Former Sport Minister Darryl Smith should not have been reassigned to the Ministry of Housing but relegated to the party’s back benches during Monday’s Cabinet reshuffle.
That’s the view of both Congress of the People (COP) leader Carolyn Seepersad-Bachan and Movement for Social Justice (MSJ) head David Abdulah, who also expressed concern about government’s tardiness in dealing with sexual harassment in the state sector.
Smith came under fire after allegations of sexual harassment from his personal secretary which led to a settlement in the Industrial Court of $150,000 by the Sport Ministry for wrongful dismissal. On Monday it was announced that Smith was being moved as sport and youth affairs minister to minister in the Housing Ministry.
However, that appointment was revoked as the Office of the Prime Minister announced he had been fired on the basis of “new information.” Seepersad-Bachan said his initial appointment to the Housing Ministry did not “instil confidence” in other women who may have been victims of sexual harassment at state enterprises and government ministries.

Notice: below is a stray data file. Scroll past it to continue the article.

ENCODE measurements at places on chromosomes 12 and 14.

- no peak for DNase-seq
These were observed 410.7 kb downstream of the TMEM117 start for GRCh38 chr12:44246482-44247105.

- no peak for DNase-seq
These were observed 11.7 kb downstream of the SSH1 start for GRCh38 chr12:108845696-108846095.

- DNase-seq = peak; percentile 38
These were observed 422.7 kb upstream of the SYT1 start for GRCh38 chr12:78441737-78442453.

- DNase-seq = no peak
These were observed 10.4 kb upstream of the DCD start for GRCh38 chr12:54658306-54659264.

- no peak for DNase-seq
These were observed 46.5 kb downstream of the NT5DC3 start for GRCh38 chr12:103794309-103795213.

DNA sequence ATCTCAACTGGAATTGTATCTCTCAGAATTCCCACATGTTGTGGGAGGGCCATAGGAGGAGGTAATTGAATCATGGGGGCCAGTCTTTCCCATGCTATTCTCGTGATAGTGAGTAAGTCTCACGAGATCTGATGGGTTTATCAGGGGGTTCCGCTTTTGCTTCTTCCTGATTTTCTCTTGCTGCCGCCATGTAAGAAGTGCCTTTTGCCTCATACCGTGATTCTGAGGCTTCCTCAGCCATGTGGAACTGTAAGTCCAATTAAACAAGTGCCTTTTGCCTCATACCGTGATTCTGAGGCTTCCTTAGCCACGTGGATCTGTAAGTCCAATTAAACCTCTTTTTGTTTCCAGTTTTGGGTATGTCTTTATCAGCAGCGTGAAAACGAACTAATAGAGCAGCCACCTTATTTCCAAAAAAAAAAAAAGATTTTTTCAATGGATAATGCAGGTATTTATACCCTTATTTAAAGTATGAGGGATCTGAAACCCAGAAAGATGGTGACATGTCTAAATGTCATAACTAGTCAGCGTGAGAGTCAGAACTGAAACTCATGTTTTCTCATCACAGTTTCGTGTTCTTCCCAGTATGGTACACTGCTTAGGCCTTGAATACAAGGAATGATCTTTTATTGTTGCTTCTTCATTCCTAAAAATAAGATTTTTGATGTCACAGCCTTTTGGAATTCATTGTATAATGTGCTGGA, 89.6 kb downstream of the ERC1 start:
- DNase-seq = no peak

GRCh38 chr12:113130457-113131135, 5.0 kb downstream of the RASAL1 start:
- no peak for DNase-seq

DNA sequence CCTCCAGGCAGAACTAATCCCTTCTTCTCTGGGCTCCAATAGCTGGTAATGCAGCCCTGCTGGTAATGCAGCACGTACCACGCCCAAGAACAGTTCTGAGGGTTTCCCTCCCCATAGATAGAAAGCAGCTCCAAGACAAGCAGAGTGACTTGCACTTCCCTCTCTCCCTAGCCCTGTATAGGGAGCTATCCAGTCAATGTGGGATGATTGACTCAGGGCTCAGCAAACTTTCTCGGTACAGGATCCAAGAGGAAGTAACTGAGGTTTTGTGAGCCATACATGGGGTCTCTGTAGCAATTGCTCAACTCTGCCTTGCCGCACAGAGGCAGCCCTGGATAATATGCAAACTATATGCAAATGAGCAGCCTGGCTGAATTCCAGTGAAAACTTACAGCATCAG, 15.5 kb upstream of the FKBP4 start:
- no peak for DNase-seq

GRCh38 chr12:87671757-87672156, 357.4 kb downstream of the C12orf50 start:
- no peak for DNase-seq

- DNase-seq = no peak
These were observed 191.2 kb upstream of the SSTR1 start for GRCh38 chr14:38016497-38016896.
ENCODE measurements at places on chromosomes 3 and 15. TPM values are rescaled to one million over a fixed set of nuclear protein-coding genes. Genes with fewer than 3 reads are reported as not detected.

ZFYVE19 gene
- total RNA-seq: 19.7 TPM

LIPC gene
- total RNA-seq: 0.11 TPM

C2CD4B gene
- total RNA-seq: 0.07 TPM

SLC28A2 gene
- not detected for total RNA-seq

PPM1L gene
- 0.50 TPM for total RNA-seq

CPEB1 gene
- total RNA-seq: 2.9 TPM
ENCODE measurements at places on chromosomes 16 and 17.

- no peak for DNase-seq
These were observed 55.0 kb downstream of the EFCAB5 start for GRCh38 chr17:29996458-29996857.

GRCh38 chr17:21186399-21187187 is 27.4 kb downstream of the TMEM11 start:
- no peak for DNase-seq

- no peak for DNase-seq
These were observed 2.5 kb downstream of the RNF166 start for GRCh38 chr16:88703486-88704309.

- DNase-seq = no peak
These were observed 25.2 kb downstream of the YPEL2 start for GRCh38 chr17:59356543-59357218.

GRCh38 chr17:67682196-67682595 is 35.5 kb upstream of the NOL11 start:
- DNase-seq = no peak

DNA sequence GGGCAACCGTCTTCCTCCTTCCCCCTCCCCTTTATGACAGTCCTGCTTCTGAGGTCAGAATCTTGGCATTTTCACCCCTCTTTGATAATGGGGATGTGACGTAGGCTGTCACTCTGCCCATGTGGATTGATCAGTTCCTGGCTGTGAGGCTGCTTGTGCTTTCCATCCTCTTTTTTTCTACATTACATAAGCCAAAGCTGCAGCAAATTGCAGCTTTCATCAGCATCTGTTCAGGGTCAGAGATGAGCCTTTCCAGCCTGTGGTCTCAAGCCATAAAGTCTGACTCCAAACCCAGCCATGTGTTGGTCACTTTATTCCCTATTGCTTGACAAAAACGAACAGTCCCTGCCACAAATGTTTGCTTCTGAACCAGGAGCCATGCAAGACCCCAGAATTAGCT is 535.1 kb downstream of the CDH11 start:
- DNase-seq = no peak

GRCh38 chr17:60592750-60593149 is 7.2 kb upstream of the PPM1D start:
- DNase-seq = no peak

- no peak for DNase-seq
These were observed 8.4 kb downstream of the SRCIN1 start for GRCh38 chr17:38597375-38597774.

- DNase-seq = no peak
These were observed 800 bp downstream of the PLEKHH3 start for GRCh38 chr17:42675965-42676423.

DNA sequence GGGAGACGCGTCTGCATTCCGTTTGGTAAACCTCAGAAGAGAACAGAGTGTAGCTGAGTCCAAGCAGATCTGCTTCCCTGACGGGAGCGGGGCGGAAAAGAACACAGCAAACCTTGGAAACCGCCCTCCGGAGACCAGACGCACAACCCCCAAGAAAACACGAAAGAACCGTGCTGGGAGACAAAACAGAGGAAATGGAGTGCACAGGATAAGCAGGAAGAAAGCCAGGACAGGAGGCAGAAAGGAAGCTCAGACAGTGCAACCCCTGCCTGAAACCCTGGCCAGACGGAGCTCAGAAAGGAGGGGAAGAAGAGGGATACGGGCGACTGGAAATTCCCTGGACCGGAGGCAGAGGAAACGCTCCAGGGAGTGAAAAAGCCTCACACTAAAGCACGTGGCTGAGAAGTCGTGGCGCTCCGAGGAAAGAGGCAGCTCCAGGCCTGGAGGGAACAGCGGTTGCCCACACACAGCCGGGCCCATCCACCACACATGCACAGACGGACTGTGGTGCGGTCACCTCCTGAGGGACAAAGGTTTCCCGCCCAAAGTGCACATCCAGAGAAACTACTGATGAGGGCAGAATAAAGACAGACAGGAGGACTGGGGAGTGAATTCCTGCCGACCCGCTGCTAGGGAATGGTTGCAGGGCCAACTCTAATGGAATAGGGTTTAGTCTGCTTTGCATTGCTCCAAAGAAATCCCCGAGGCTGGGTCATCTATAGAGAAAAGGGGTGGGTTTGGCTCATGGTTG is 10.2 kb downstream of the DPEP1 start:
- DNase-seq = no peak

“These women are too afraid, they are fearful of coming forward for fear of victimisation, because they feel there will be no justice. And that is why in matters like this, we must deal with it seriously, because it’s a signal you want to send to the population, to all government departments, all government ministries, state enterprises, that we will not be treating with this issue lightly,” she said.
“What example are you setting? At the end of the day we have had so many state enterprises, we have had recent issues – the Angostura issue – there have been really no attempt to resolve those issues when it comes to sexual harassment. That is my problem: when we continue to condone that type of behaviour we are intimidating more women from being able to come forward when they are sexually harassed.”
Her comments were endorsed by Abdulah, who described the Cabinet reshuffle as “thoughtless” and lacking a “lack a clear sense of leadership by the Prime Minister.” Asked whether Smith should also resign as Diego Martin Central MP, Abdulah said this was unlikely as this country did not have a tradition of people resigning from public life because of allegations of misconduct.
“We don’t have a real tradition of persons stepping completely out of public life. People don’t resign. We don’t have that tradition in the country so we have those precedents being set,” he said.